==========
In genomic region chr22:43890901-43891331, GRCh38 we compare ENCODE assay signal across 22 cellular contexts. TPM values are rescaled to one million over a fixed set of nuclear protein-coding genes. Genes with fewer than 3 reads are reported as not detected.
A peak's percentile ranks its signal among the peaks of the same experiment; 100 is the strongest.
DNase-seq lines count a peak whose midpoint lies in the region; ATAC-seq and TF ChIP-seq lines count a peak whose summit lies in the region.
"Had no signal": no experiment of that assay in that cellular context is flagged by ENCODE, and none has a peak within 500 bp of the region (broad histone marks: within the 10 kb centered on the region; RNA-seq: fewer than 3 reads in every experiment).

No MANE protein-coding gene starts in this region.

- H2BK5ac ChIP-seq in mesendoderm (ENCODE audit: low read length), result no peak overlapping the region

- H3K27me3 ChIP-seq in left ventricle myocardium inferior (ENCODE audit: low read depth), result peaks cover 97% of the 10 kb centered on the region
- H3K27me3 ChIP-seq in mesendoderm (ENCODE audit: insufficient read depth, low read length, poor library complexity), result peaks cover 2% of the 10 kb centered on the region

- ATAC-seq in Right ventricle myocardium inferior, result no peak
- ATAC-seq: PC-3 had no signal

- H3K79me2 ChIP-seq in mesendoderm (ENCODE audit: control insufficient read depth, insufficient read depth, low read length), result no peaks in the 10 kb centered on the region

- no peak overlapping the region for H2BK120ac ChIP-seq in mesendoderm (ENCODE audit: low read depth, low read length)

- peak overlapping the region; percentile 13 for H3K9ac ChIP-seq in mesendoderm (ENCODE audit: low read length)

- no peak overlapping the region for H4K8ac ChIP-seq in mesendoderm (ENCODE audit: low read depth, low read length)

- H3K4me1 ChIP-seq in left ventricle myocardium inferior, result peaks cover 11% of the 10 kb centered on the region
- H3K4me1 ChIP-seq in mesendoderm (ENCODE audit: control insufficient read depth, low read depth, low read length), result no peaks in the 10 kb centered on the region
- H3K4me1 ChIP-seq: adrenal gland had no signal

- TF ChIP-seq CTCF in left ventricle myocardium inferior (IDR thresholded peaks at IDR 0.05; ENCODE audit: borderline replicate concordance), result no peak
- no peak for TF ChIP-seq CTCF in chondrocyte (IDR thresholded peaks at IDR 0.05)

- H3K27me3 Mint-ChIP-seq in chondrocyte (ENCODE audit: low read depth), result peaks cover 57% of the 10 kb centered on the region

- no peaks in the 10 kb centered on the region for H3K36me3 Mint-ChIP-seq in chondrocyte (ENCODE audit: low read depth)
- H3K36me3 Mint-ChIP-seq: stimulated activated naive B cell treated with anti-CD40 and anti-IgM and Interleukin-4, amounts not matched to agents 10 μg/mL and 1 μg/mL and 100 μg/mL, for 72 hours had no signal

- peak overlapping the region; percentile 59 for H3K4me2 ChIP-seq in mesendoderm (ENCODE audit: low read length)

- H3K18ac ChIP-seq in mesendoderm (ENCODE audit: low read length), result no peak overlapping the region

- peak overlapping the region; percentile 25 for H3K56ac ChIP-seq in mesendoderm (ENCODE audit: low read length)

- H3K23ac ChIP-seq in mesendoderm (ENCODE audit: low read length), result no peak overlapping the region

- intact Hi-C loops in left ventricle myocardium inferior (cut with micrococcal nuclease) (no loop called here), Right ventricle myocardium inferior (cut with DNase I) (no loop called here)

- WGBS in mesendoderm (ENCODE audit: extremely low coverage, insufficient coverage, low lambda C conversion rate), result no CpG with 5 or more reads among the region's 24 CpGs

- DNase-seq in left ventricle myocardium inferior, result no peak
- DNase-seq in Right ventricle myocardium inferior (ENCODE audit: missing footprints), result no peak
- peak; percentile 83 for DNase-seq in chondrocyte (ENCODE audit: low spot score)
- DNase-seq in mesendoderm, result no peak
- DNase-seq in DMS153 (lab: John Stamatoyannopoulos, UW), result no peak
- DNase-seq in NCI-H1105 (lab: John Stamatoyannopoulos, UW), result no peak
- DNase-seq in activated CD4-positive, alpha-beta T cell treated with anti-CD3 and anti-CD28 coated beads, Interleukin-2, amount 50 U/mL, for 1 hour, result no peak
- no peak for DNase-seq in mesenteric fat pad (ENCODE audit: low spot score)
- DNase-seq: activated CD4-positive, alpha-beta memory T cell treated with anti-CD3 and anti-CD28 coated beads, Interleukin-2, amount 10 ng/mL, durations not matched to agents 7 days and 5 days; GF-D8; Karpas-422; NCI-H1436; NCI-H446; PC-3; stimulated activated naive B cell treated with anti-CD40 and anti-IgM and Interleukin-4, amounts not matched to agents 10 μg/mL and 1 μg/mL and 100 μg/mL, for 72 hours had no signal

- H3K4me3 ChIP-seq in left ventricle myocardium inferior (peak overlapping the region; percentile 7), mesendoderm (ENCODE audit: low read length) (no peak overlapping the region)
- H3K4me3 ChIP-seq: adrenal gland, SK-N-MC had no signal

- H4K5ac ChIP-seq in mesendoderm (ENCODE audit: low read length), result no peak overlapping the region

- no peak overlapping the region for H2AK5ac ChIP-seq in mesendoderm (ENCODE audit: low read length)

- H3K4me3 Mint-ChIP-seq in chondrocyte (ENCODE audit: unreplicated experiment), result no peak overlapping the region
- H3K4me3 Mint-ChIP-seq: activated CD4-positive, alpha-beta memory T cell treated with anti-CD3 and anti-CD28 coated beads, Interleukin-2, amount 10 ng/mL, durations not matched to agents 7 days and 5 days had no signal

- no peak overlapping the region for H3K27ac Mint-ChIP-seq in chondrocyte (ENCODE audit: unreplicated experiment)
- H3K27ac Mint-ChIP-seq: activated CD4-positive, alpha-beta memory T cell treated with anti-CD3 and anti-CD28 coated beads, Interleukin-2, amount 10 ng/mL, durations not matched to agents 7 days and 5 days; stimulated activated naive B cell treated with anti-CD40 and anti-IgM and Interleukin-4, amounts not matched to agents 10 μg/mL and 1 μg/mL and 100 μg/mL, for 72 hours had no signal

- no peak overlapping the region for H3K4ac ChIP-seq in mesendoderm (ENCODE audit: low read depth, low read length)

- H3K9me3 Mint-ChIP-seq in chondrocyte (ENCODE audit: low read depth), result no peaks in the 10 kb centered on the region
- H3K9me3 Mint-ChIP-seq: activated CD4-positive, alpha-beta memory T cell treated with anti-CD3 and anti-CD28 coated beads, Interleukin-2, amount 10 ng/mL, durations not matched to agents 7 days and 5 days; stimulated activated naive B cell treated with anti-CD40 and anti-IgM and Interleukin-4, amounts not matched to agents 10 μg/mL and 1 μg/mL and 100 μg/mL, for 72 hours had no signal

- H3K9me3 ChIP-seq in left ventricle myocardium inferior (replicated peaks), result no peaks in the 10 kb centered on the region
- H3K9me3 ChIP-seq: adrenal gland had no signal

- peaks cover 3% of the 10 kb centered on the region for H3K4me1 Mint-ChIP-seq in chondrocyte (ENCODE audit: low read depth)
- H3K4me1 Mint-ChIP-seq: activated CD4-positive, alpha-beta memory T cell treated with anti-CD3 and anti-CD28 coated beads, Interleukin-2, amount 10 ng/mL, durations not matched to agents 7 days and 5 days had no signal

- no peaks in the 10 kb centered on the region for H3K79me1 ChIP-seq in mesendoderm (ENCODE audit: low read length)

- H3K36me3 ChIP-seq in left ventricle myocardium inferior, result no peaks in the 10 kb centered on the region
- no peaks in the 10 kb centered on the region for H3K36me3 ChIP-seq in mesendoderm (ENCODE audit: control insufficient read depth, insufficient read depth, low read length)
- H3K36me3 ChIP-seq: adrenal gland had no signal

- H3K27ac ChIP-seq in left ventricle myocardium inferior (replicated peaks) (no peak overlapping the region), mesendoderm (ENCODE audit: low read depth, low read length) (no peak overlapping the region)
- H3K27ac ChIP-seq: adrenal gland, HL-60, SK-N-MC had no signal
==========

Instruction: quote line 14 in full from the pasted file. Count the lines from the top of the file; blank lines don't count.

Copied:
- no peak overlapping the region for H4K8ac ChIP-seq in mesendoderm (ENCODE audit: low read depth, low read length)